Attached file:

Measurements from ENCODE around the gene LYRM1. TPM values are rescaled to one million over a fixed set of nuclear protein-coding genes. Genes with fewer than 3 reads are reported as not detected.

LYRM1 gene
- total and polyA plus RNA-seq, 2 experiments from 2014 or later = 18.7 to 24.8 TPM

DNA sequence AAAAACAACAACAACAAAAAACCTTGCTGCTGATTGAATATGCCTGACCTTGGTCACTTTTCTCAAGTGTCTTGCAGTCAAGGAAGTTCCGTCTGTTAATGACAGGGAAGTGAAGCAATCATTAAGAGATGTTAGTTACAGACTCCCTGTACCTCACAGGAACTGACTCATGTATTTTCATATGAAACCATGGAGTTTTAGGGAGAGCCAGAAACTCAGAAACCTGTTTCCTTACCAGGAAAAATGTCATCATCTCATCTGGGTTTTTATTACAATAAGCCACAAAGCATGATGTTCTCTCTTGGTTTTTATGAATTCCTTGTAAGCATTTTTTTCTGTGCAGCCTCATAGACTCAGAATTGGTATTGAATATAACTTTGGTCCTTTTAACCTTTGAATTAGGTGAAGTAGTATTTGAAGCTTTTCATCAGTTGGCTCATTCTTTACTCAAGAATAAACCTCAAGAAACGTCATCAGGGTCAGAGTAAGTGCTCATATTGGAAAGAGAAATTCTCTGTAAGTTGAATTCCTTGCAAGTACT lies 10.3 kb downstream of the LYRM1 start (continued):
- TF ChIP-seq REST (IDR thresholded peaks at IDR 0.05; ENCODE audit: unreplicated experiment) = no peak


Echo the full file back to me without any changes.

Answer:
Measurements from ENCODE around the gene LYRM1. TPM values are rescaled to one million over a fixed set of nuclear protein-coding genes. Genes with fewer than 3 reads are reported as not detected.

LYRM1 gene
- total and polyA plus RNA-seq, 2 experiments from 2014 or later = 18.7 to 24.8 TPM

DNA sequence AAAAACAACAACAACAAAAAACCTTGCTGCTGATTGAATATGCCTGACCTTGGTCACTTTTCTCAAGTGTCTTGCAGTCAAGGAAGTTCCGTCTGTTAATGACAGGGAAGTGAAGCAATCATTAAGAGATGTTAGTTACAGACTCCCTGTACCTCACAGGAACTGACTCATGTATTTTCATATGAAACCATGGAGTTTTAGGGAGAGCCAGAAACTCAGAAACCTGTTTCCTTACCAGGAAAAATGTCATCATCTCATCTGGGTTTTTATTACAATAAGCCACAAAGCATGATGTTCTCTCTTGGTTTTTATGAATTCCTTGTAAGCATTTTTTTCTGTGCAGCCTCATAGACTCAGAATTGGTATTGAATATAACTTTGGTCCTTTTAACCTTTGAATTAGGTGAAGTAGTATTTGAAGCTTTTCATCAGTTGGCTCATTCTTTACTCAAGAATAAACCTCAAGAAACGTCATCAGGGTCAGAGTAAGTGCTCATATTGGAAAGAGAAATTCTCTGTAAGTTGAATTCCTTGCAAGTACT lies 10.3 kb downstream of the LYRM1 start (continued):
- TF ChIP-seq REST (IDR thresholded peaks at IDR 0.05; ENCODE audit: unreplicated experiment) = no peak